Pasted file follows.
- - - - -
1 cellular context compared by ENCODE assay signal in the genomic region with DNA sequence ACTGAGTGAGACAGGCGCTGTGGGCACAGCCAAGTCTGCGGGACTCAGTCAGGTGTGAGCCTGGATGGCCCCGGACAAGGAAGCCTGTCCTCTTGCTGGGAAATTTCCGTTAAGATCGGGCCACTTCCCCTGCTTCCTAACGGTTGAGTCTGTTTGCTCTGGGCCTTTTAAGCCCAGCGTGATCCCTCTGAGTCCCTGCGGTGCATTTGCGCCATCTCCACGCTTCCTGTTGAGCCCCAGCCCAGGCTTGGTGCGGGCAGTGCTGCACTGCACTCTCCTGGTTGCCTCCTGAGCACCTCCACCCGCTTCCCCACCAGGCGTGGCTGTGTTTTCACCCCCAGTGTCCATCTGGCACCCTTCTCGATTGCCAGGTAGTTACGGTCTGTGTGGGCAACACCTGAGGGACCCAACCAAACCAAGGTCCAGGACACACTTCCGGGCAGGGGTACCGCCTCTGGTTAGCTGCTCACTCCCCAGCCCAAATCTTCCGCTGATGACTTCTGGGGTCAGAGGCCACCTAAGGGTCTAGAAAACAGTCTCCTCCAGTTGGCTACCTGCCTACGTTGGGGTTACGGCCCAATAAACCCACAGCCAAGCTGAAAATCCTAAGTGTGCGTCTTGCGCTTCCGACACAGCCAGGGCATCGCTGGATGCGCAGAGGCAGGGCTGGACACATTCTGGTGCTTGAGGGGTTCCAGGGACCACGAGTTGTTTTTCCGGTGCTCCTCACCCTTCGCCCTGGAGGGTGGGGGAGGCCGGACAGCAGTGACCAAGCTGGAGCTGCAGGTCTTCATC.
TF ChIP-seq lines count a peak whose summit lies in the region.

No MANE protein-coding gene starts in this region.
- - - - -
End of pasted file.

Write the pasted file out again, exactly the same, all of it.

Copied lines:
1 cellular context compared by ENCODE assay signal in the genomic region with DNA sequence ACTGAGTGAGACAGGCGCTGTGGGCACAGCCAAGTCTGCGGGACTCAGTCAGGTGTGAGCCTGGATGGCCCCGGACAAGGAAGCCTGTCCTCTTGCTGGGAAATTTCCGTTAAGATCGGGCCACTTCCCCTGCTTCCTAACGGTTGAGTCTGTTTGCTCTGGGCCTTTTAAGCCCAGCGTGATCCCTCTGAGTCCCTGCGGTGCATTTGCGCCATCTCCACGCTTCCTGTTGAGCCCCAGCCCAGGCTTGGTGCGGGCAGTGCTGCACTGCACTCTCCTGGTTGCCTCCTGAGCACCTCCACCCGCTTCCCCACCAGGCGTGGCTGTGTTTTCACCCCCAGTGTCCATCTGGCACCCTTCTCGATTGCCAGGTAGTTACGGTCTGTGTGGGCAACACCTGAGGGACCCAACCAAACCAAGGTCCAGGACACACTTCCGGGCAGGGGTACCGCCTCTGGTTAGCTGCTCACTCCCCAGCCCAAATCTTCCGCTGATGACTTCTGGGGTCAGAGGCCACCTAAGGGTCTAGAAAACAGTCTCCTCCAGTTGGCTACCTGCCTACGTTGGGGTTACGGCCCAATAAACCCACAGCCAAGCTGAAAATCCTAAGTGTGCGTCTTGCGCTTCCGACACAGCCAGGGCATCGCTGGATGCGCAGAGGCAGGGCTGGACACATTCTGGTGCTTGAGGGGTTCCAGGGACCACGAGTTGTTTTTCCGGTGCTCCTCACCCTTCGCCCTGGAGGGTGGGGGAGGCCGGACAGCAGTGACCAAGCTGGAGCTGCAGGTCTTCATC.
TF ChIP-seq lines count a peak whose summit lies in the region.

No MANE protein-coding gene starts in this region.